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Ian, and his dad, Kevin:

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2017-07-26 Nor by Nor’east Caravan – Travel day to Campobello

Today is our last day in Maine. We are moving once again, this time into New Brunswick, Canada, specifically to Campobello Island, the summer home of Franklin Delano Roosevelt.

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We left the campground in Trenton about 10:00 am, and headed north on highway 1, a small, 2-lane road that leads further and further away from civilization. Finally, after about 2 ½ hours we turned east and drove through the town of Lubec, which claims to be the easternmost city in the USA. Who am I to argue?

We went through customs, with our experience being similar to crossing the border in Niagara Falls, which we did back on June 24.   Once onto the island we found our campground and settled in.

Campobello Island is located at the entrance to Passamaquoddy Bay, adjacent to the entrance to Cobscook Bay, and within the Bay of Fundy. The island has no road connection to the rest of Canada; the bridge we drove over connects it to Lubec, in Maine. Reaching mainland Canada by car without crossing an international border is possible only during the summer season and requires two separate ferry trips, the first to nearby Deer Island, then from Deer Island to L’Etete.

Measuring 8.7 miles long and about 3.1 miles wide, it has an area of 15.3 sq miles; the island’s permanent population in 2011 was 925.

Campobello has always relied heavily on fishing as the mainstay of the island economy; however, the Passamaquoddy Bay region’s potential for tourism was discovered during the 1880s at about the same time as The Algonquin resort was built at nearby St. Andrews and the resort communities of Bar Harbor and Newport were beginning to develop. Campobello Island became home to a similar, although much smaller and more exclusive, development following the acquisition of some island properties by several private American investors. A luxurious resort hotel was built and the island became a popular summer colony for wealthy Canadians and Americans, many of whom built grand estates there.

Included in this group were Sara Delano and her husband James Roosevelt Sr. from New York City. Sara Delano had a number of Delano cousins living in Maine, and Campobello offered a beautiful summer retreat where their family members could easily visit.  From 1883 onward, the Roosevelt family made Campobello Island their summer home.  Their son Franklin D. Roosevelt would spend his summers on Campobello at the family home from the age of one until, as an adult, he “acquired” his own property — a 34-room “cottage” — which he used as a summer retreat until 1939.  It is next door to Sara and James Roosevelt cottage.  You might wonder why he chose to live next door to his mother?  Simple:  She bought the house and gave it to him.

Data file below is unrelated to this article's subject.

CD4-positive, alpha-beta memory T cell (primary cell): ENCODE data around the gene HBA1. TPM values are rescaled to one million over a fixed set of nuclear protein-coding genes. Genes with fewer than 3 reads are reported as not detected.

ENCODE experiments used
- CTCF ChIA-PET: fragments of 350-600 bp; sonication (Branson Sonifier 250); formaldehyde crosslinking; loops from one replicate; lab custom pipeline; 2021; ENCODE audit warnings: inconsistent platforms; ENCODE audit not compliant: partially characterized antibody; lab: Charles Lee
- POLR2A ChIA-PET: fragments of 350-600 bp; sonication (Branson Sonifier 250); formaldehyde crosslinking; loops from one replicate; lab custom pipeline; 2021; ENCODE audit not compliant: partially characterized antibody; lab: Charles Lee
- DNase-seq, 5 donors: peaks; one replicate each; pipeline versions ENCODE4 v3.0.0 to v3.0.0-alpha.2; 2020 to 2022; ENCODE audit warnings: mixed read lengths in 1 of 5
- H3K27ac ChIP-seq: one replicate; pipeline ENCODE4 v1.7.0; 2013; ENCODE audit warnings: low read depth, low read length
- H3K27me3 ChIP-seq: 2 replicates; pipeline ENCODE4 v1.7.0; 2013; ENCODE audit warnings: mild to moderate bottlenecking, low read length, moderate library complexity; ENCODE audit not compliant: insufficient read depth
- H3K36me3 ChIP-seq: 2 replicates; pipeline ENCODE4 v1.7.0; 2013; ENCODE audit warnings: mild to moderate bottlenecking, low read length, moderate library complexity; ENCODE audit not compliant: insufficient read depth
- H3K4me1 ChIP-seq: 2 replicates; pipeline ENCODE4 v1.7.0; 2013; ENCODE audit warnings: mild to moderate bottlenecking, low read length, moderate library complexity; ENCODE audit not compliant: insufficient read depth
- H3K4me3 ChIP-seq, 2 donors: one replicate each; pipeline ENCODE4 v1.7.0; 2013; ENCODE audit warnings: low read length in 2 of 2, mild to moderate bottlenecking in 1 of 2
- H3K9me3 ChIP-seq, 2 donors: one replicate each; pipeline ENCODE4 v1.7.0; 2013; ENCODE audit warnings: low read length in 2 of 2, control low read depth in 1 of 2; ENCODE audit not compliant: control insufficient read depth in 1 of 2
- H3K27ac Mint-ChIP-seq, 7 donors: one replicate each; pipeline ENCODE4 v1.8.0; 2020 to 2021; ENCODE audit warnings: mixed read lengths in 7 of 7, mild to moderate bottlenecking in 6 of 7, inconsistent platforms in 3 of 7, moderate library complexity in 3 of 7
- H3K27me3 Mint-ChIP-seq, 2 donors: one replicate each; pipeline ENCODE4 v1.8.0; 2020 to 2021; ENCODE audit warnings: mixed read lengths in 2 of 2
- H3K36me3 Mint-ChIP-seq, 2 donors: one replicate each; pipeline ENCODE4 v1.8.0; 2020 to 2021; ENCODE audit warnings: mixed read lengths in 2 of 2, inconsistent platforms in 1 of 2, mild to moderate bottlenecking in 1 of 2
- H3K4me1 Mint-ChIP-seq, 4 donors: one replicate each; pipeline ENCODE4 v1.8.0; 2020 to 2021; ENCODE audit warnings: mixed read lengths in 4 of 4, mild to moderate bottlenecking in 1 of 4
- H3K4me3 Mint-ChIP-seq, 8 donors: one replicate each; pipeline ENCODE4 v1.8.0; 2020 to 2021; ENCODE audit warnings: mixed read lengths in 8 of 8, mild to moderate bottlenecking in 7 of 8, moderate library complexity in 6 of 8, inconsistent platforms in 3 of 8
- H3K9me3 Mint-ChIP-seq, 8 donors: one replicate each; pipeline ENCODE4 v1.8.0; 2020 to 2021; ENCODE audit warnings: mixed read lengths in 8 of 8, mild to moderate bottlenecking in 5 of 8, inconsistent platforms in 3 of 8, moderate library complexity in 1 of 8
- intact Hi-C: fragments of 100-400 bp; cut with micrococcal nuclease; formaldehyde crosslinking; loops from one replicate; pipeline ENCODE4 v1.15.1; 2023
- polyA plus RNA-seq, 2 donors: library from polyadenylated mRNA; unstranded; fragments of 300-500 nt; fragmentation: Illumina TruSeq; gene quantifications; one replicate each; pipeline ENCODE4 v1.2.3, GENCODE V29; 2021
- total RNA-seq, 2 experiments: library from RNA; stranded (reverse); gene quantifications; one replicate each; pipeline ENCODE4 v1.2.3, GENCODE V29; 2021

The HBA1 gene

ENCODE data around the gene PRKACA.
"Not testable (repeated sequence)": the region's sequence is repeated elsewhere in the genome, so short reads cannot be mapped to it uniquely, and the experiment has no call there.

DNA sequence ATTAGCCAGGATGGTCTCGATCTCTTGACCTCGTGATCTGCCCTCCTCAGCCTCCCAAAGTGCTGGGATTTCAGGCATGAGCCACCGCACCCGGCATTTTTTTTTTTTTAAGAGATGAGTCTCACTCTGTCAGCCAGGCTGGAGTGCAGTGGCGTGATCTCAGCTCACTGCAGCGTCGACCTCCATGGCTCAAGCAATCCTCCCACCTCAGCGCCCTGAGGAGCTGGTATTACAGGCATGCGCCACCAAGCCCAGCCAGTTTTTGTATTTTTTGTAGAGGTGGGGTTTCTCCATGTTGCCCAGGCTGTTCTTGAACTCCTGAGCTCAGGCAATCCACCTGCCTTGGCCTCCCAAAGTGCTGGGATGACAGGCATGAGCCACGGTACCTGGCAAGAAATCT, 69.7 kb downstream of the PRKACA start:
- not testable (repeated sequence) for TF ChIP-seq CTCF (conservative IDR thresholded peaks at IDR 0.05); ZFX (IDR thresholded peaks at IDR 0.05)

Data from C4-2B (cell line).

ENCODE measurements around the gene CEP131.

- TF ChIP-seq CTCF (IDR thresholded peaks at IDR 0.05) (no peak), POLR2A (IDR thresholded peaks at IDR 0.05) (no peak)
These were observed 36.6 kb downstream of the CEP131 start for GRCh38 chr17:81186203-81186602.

It was at Campobello, in August 1921, that the future president fell ill and was diagnosed with polio, which resulted in his total and permanent paralysis from the waist down. Roosevelt did strive to regain use of his legs but never again stood or walked unassisted.

During the 20th century, the island’s prosperity from its wealthy visitors declined with the change in lifestyles brought on by a new mobility afforded by automobiles, airplanes, and air conditioning in large inland cities. Nonetheless, for President Roosevelt, the tranquility was exactly what he and his family cherished, and the property remained in their hands until 1952 when it was sold by Elliott Roosevelt (Franklin and Eleanor’s fourth child). Elliott decided to sell the house after his mother, Eleanor, had sold it to him. Elliott sold it to Victor Hammer and his brother Armand Hammer of Boston and they owned it up until 1963. However, they said Eleanor was always welcome to come whenever she pleased, and her last visit was in 1962 to attend the opening of the Franklin Delano Roosevelt Bridge connecting Campobello Island to Lubec, Maine. In 1962 the brothers tried to sell it but got no takers; (The were asking $50,000 for it, fully furnished with all the Roosevelt furniture…) they subsequently donated the cottage to the U.S. and Canadian governments in 1963 as an international park. The Roosevelt Campobello International Park is the only one of its kind because it is run by both the Canadian and American governments, the park being located in Canadian territory. The park is now equally staffed by both Americans and Canadians.

In 1960, motion-picture producer Dore Schary and director Vincent J. Donehue made the film Sunrise at Campobello, based on Schary’s Tony Award winning Broadway play of the same name. Starring Ralph Bellamy as Franklin D. Roosevelt, the film covers the years 1921 to 1924 at Campobello Island and events leading up to Roosevelt’s nomination as the Democratic Party’s candidate for president.

So now you know more about Campobello than most Americans do.  (If people DO know about Roosevelt’s time here, they are always surprised to find out that it is in Canada…)

We went for a walk and found a nearby beach on the bay.  The land mass you see in the background is Grand Manat Island; Nova Scotia is beyond that, across the widest part of the Bay of Fundy…

 

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Some folks have asked for a better picture of the Squarestream on this caravan; here it is:

2017-07-26 Campobello - Squarestream

This is a 1989 32′ Airstream Land Yacht. It is aluminum skinned, but instead of rivets they used high-strength epoxy to attach the skins to the frames. It resulted in a much more rigid unit. However, they were not popular with the traditionalists, so the series was dropped a few years later.

And, as is our custom, here are pictures of our grandchildren, as they learn all about water balloons……

2017-07-26 George

2017-07-26 Ian and Roisin